Guns N Roses' 'Appetite For Destruction' album caused outrage when released in 1987 with it's strong language making it one of the first to carry warnings about explicit lyrics. The original cover design which featured a woman who appeared to have been raped by a robot was barred by many record chains. It was eventually withdrawn and given a new sleeve.
Mark Steadman, HMV's rock & metal specialist said: "There can be little argument with Appetite at number one. Guns N' Roses kick-started the whole genre in the late-Eighties by making rock n' roll unruly and cool again."
"The Gunners brought together old and new metal fans along with disillusioned indie and rock kids to bring the music back to the top again. Since then there has been little looking back."
Although Led Zeppelin are runners up, they are one of just two UK bands in the top ten. The other UK entry is 'Paranoid' by Black Sabbath, whose lead singer Ozzy Osbourne is now rock royalty after featuring in the fly-on-the-wall show for MTV.
American-Armenians System Of A Down are the highest contemporary act with 'Toxicity' landing at number three. Nearly half the 100 were recorded in the Nineties, while just two from the sixties are included - Jimi Hendrix's Electric Ladyland (95) and Led Zeppelin's debut album (70). Just a third of the albums were made by UK acts, while 63 were made by US artists.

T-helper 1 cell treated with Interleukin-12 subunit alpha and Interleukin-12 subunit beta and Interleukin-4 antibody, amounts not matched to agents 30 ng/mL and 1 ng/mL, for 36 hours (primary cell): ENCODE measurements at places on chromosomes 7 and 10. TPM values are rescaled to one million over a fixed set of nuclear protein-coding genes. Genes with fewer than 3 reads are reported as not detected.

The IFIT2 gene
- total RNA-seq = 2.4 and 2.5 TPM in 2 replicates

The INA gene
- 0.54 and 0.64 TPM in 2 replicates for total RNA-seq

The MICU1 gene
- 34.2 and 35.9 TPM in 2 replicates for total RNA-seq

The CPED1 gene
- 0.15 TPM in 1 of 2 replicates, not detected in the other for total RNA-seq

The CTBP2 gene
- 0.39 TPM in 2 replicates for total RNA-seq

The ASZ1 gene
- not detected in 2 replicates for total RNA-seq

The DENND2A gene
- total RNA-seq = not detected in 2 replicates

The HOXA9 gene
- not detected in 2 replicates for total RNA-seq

The top ten of the HMV, Metal Hammer and Classic Rock Poll looks pretty much like this:
1. Appetite For Destruction: Guns N' Roses
2. IV: Led Zeppelin
3. Toxicity: System of A Down
4. Master of Puppets: Metallica
5. Nevermind: Nirvana
6. Back In Black: AC/DC
7. Reign In Blood: Slayer.
8. Physical Graffiti: Led Zeppelin
9. Paranoid - Black Sabbath
10. Korn: Korn
Chris Ingham, editor of Metal Hammer mag said: "It's interesting to note that there are almost no female fronted or all girl groups in the Top 100. Hole, Kittie, Manhole, Otep - or classic acts like Vixen, Wendy O. Williams and Joan Jett - have failed to register any significant votes. Whether this is down to simple songwriting quality or a more basic chauvinism in male rock fans is a debate that will no doubt continue around pub tables the land over."